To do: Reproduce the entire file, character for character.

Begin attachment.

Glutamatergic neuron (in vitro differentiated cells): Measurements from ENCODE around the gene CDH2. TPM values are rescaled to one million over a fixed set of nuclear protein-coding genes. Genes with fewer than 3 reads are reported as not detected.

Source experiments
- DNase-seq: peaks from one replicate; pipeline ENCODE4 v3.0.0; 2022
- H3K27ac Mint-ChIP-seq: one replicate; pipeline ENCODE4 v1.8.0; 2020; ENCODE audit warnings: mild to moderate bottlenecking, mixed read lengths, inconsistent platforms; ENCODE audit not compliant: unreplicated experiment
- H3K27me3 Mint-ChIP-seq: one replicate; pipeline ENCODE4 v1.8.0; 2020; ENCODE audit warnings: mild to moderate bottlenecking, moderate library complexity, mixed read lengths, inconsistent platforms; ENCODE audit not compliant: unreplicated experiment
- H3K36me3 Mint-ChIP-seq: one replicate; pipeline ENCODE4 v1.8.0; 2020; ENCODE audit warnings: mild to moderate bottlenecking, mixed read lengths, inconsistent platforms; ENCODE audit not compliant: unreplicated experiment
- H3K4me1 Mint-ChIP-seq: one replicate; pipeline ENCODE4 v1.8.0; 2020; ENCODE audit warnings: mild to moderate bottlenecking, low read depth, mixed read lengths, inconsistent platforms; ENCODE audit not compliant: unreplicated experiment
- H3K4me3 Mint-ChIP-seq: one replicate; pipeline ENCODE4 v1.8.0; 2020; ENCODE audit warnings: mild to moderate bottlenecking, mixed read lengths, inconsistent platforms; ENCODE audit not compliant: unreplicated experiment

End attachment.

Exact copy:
Glutamatergic neuron (in vitro differentiated cells): Measurements from ENCODE around the gene CDH2. TPM values are rescaled to one million over a fixed set of nuclear protein-coding genes. Genes with fewer than 3 reads are reported as not detected.

Source experiments
- DNase-seq: peaks from one replicate; pipeline ENCODE4 v3.0.0; 2022
- H3K27ac Mint-ChIP-seq: one replicate; pipeline ENCODE4 v1.8.0; 2020; ENCODE audit warnings: mild to moderate bottlenecking, mixed read lengths, inconsistent platforms; ENCODE audit not compliant: unreplicated experiment
- H3K27me3 Mint-ChIP-seq: one replicate; pipeline ENCODE4 v1.8.0; 2020; ENCODE audit warnings: mild to moderate bottlenecking, moderate library complexity, mixed read lengths, inconsistent platforms; ENCODE audit not compliant: unreplicated experiment
- H3K36me3 Mint-ChIP-seq: one replicate; pipeline ENCODE4 v1.8.0; 2020; ENCODE audit warnings: mild to moderate bottlenecking, mixed read lengths, inconsistent platforms; ENCODE audit not compliant: unreplicated experiment
- H3K4me1 Mint-ChIP-seq: one replicate; pipeline ENCODE4 v1.8.0; 2020; ENCODE audit warnings: mild to moderate bottlenecking, low read depth, mixed read lengths, inconsistent platforms; ENCODE audit not compliant: unreplicated experiment
- H3K4me3 Mint-ChIP-seq: one replicate; pipeline ENCODE4 v1.8.0; 2020; ENCODE audit warnings: mild to moderate bottlenecking, mixed read lengths, inconsistent platforms; ENCODE audit not compliant: unreplicated experiment